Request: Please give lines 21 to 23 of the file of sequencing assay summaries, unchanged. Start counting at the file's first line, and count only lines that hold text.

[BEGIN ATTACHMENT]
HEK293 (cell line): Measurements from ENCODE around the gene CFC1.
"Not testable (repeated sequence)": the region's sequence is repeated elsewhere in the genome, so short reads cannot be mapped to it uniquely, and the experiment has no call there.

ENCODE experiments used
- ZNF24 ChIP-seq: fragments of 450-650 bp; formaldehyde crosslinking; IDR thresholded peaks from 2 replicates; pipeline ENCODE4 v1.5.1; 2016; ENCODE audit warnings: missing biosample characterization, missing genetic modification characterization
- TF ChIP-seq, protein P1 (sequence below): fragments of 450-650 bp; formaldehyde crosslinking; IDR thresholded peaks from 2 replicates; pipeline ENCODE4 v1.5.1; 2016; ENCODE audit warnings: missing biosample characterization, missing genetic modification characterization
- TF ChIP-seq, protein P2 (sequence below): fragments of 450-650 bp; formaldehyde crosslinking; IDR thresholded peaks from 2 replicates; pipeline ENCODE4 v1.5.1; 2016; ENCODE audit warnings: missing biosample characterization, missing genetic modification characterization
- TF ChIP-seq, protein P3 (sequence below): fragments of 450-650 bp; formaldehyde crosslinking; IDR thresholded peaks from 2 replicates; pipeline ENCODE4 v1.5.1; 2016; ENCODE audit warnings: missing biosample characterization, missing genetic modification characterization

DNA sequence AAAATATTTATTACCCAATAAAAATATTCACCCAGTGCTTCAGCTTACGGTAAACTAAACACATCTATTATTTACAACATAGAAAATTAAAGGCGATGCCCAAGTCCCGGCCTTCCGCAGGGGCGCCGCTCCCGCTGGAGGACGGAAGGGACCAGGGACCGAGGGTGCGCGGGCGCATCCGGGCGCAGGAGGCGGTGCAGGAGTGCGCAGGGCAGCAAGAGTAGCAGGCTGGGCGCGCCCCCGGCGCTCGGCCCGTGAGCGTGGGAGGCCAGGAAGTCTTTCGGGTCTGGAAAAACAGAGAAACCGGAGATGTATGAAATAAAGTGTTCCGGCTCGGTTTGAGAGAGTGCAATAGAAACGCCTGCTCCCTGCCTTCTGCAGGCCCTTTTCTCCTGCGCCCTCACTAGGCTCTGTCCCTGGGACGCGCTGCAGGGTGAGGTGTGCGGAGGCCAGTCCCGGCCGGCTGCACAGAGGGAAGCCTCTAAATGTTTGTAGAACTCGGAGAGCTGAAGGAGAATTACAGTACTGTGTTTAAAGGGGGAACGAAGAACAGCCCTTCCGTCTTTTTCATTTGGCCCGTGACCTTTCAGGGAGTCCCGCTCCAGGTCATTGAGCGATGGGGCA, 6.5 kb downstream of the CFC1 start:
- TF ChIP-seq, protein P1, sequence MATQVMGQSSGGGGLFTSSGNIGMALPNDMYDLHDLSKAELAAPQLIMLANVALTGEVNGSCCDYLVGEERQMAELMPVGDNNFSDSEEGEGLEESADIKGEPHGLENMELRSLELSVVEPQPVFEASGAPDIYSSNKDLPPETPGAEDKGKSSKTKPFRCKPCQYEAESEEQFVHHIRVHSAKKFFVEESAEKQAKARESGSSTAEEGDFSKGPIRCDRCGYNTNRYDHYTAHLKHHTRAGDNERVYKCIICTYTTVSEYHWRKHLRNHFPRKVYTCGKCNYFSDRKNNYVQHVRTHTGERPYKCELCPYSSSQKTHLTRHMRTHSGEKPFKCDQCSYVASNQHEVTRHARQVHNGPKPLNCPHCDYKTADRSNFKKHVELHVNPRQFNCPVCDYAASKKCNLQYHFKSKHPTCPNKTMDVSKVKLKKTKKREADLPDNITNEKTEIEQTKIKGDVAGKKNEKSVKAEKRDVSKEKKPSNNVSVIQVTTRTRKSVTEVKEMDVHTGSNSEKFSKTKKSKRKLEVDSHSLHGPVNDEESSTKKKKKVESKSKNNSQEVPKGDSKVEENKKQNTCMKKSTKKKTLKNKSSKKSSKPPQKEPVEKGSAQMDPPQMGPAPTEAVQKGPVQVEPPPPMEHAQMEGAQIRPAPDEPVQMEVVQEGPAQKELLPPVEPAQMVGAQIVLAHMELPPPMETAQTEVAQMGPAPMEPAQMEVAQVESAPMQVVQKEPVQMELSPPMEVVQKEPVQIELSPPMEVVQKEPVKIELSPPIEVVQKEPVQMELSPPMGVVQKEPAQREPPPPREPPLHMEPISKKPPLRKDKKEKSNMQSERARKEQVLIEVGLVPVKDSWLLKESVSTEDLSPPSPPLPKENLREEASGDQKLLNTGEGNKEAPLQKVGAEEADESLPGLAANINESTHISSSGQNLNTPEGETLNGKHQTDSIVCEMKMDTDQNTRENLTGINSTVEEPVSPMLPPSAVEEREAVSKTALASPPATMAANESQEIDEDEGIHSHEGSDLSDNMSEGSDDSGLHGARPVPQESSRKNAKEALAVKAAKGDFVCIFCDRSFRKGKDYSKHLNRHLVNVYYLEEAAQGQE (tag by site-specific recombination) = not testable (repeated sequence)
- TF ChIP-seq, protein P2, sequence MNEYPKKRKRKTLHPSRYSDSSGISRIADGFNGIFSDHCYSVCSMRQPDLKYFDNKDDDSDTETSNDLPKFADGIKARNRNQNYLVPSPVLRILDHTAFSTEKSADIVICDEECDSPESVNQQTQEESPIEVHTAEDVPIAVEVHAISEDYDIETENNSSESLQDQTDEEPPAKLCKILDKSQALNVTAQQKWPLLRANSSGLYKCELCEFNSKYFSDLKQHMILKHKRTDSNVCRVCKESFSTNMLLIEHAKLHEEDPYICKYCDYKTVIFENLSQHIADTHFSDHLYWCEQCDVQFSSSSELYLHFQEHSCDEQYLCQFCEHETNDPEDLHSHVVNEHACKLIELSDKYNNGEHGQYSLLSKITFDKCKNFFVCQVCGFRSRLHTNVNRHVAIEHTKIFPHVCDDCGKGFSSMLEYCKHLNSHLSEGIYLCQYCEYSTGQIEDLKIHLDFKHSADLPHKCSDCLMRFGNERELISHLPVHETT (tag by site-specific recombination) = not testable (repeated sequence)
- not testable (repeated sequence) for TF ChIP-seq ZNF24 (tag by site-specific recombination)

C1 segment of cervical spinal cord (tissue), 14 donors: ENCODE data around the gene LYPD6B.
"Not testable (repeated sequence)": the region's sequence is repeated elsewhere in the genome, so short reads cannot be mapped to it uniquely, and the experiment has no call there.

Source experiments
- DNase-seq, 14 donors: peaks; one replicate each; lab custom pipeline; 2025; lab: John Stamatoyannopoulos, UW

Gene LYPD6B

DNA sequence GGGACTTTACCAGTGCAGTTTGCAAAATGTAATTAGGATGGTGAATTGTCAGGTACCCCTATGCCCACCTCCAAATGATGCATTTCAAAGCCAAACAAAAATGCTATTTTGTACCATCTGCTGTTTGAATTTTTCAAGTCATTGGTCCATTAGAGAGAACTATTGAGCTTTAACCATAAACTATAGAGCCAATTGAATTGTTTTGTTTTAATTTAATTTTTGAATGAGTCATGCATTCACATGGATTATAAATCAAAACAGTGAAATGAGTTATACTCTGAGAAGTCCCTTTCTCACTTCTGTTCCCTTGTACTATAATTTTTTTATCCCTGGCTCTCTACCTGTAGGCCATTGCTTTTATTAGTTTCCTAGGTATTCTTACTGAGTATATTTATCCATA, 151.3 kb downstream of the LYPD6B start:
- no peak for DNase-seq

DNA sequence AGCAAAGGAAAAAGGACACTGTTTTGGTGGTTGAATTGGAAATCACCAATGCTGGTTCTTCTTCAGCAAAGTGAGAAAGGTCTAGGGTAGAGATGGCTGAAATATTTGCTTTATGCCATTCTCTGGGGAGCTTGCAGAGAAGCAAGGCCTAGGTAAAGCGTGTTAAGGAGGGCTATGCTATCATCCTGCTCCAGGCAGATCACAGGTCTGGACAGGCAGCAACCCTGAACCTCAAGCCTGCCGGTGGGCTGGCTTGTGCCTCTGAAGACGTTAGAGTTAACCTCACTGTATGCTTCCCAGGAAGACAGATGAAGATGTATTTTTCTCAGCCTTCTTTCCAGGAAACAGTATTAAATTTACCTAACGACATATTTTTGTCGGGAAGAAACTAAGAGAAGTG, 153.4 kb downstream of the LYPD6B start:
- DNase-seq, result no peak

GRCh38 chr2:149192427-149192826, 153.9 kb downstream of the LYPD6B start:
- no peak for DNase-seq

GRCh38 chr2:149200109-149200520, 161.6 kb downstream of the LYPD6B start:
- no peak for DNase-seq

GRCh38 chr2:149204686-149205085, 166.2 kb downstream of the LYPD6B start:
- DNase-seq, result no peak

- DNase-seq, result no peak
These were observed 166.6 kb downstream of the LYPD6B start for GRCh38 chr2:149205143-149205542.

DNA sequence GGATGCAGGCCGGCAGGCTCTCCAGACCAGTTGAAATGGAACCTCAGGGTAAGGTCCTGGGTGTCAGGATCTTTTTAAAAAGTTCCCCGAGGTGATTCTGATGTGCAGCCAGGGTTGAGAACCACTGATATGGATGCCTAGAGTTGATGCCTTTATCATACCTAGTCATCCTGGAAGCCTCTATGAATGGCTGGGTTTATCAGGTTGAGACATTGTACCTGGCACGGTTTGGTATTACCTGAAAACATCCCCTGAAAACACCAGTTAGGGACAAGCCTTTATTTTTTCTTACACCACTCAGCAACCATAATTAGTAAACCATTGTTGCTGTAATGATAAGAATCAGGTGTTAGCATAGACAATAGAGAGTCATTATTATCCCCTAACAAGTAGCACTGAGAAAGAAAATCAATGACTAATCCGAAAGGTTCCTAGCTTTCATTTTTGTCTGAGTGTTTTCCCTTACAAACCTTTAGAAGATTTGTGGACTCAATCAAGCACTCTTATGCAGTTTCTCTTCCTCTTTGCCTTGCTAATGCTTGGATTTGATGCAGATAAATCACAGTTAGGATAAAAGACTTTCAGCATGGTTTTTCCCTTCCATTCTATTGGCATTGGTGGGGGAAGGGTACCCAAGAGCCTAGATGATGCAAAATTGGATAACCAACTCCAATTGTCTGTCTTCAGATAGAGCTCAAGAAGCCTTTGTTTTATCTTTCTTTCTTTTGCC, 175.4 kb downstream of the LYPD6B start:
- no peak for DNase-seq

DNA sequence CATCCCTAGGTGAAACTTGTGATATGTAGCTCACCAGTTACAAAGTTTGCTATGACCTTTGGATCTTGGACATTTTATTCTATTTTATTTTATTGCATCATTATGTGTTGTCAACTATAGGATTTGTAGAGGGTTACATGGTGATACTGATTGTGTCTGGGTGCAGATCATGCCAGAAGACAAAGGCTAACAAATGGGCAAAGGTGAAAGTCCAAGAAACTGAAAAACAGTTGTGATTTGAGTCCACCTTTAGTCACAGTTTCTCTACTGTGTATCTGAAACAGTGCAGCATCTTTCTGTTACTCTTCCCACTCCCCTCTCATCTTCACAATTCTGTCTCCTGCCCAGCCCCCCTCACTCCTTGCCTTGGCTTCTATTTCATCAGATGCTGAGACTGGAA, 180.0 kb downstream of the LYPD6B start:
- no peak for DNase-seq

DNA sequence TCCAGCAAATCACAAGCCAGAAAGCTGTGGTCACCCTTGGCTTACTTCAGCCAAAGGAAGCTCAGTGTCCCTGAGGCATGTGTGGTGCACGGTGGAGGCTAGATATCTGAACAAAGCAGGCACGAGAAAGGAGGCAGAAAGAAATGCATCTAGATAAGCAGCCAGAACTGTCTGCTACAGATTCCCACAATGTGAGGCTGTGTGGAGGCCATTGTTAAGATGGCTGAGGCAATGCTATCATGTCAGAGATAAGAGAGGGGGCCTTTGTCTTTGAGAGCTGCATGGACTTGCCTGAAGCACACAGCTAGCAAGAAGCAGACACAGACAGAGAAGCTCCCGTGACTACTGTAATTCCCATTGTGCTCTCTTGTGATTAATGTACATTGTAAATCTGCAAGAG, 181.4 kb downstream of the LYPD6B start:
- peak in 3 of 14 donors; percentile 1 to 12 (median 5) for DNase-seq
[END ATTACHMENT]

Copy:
GRCh38 chr2:149192427-149192826, 153.9 kb downstream of the LYPD6B start:
- no peak for DNase-seq

GRCh38 chr2:149200109-149200520, 161.6 kb downstream of the LYPD6B start: